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Lupus and the Eye

The immune system protects the body from microorganisms such as bacteria and viruses, but in lupus its ability to distinguish between foreign material and its own tissues is defective. Inflammation follows immune attack on body tissues. At its onset, lupus may involve only one organ system. Lupus most commonly affects joints, the skin and the kidneys but the eye may also be involved. to antibodies and immune complexes damage tissues and cells. The cause of lupus is unknown.

Dry eye symptoms of discomfort, itching, gritty sensation and reflex watering may occur when the lacrimal glands that supply tears become involved. This may occur as part of Sjogren’s syndrome or sicca syndrome, where the salivary glands are also damaged, with dry eyes and a dry mouth. Symptoms are generally controlled with over-the-counter tear substitutes, control of ambient humidity, and barriers to evaporation of tears (glasses, side shields, goggles) and the loss of tears (minor lid surgery.) Although there is no specific treatment, there is a study on the use of cyclosporine in the treatment of dry eye. DHEA has also been the subject of investigation.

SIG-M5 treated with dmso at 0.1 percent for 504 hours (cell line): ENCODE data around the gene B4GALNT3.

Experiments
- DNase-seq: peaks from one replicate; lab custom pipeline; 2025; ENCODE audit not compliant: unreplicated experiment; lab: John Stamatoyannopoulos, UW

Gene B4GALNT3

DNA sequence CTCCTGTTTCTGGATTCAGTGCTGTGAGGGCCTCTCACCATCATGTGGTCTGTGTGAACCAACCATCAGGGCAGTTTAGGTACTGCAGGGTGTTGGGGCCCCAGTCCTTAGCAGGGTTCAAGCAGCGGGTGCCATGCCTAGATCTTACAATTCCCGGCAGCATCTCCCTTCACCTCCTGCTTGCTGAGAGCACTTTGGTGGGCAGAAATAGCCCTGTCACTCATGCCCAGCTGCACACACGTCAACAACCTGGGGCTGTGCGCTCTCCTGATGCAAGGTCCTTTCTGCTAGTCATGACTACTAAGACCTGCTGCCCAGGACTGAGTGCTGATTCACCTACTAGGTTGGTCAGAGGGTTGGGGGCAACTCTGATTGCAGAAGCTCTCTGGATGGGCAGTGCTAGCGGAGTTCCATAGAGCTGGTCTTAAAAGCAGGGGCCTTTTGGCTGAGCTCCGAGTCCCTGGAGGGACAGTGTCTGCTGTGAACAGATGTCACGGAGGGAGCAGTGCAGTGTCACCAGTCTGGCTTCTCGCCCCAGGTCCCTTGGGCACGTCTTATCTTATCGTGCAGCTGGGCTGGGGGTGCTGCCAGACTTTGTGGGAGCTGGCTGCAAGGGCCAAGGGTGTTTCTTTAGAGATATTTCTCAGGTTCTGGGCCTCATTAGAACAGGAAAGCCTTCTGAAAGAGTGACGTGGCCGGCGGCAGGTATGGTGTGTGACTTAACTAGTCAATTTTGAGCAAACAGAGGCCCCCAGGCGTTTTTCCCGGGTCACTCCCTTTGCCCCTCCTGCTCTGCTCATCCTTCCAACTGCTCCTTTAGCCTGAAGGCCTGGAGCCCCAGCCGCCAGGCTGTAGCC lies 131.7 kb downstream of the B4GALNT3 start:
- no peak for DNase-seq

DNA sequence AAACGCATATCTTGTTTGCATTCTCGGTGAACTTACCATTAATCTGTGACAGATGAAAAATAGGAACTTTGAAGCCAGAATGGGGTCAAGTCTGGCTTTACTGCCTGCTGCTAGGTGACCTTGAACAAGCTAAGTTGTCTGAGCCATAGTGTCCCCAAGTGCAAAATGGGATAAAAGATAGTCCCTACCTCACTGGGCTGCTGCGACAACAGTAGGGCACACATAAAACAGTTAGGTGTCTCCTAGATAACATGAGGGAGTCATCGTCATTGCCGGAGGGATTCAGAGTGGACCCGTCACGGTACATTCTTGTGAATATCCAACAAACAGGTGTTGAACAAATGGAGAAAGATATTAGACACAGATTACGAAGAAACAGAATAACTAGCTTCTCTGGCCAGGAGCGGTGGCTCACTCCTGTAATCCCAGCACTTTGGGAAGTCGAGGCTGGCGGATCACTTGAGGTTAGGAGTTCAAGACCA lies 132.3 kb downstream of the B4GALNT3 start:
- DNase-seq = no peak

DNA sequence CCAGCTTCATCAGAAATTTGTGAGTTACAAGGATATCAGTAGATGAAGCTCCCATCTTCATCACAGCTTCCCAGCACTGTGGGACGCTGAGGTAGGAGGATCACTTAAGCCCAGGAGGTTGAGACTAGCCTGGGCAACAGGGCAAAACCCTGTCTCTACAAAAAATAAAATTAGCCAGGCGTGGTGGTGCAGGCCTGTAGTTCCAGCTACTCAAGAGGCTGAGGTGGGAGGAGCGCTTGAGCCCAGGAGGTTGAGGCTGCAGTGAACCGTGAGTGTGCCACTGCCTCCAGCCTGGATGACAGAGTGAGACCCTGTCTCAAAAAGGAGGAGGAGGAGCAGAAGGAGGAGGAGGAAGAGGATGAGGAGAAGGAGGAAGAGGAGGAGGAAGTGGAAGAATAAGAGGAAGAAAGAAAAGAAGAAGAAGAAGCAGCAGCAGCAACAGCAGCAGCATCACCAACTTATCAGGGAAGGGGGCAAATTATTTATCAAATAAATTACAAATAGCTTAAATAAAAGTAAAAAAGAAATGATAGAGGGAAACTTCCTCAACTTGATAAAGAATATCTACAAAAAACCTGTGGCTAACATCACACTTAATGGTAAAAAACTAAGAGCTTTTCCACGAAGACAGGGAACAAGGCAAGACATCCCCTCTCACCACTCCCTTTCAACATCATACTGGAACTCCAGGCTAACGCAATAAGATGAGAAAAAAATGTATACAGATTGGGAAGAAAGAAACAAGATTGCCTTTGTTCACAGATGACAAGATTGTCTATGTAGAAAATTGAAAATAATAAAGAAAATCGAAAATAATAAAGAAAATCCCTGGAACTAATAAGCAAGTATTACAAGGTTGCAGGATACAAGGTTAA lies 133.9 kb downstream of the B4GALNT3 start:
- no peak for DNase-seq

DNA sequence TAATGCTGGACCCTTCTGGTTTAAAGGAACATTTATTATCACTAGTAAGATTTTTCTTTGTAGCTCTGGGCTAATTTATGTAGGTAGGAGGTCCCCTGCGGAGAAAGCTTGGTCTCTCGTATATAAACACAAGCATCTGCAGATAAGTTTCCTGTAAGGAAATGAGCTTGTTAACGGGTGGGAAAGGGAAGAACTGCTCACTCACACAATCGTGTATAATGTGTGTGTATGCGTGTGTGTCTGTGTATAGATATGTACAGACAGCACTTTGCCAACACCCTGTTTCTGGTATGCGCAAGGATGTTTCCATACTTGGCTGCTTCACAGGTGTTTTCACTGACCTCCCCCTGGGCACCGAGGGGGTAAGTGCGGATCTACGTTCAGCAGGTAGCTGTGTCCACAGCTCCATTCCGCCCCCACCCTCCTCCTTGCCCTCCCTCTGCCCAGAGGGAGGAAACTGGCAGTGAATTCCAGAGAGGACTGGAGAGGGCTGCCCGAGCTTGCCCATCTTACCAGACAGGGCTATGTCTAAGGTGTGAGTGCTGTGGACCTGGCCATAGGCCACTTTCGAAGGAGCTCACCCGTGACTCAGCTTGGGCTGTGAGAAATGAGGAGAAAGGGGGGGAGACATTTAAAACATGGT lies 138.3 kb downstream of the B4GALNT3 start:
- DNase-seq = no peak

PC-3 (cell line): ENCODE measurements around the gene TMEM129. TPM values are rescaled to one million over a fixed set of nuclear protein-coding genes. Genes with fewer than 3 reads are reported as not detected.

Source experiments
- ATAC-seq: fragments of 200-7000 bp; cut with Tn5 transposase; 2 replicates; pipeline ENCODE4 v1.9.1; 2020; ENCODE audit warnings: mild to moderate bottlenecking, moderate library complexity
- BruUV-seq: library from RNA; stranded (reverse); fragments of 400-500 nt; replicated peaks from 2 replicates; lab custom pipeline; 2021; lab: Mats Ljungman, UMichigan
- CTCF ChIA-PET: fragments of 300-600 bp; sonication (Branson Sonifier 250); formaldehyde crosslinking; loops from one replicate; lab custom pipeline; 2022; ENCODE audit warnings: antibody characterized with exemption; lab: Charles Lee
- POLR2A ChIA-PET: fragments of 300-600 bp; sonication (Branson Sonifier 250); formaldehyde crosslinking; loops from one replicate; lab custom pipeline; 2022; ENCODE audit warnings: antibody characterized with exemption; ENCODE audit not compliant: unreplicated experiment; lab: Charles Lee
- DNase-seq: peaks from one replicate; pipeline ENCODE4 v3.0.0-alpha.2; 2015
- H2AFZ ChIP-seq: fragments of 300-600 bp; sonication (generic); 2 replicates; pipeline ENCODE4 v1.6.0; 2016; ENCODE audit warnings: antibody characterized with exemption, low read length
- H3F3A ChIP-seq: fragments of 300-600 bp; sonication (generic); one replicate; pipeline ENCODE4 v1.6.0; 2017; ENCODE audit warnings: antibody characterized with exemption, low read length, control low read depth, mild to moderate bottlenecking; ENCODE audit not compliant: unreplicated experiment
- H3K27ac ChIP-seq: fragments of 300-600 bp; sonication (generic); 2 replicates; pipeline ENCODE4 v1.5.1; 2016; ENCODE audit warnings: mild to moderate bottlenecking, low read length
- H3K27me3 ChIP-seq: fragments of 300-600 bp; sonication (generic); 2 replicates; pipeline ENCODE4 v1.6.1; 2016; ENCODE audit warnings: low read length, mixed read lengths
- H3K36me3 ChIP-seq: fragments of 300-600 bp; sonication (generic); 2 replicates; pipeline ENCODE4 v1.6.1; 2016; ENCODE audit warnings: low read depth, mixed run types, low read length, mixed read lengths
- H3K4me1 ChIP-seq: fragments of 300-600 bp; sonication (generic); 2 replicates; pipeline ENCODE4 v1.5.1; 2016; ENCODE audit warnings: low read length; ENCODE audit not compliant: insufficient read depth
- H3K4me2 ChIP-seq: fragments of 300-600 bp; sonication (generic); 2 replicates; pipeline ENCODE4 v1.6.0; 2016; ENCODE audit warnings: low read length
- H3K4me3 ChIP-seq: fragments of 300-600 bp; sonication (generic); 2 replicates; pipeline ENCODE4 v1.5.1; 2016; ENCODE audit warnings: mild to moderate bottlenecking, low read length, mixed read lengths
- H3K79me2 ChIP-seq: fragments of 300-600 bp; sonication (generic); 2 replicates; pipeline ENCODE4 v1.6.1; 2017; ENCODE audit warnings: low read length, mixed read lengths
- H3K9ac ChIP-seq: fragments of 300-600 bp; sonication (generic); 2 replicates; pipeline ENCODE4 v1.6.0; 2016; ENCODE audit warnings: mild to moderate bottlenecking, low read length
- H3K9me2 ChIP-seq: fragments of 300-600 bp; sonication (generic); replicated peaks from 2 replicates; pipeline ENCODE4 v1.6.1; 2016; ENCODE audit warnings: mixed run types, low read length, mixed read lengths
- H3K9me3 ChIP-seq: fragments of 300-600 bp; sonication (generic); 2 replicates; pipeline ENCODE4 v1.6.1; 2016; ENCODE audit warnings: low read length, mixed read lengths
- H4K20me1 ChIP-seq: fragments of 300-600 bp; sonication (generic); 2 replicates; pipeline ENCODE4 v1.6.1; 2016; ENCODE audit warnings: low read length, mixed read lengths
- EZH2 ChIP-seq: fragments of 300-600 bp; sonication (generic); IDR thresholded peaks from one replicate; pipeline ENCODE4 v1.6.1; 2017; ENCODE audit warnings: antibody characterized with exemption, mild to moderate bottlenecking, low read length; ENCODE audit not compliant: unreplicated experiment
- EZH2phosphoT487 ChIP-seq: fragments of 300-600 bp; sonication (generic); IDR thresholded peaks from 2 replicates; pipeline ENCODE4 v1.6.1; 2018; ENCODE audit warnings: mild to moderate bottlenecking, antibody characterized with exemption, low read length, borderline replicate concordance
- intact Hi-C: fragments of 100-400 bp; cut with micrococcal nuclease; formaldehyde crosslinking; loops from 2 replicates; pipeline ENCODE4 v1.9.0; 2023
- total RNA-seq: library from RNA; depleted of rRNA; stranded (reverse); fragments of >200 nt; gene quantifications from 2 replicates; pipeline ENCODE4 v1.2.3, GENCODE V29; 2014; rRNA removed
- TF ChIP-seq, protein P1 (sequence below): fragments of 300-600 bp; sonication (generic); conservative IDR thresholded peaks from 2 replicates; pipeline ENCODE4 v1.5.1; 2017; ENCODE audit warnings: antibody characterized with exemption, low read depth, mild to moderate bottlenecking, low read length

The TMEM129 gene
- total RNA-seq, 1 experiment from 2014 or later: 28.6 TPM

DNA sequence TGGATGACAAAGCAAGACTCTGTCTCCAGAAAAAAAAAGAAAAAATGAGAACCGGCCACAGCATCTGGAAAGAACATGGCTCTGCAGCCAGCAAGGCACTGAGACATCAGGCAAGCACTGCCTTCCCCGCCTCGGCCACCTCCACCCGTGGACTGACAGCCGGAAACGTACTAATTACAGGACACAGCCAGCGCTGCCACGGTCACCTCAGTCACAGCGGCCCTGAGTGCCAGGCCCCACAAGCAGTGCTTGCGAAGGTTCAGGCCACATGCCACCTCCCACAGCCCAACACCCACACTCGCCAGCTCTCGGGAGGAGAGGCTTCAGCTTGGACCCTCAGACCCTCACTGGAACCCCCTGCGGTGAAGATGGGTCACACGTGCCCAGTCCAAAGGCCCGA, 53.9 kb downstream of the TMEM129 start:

The skin around the eyes, including the eyelids, may be involved with the cutaneous changes of lupus. A rare but severe generalized skin eruption called erythema multiforme can occur. This causes severe inflammation of the conjunctiva that is the membrane that covers the sclera (white of the eye) and lines of the eyelids. Resultant scarring can lead to danger of exposure of the cornea (the clear window of the eye).

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Lupus and the Eye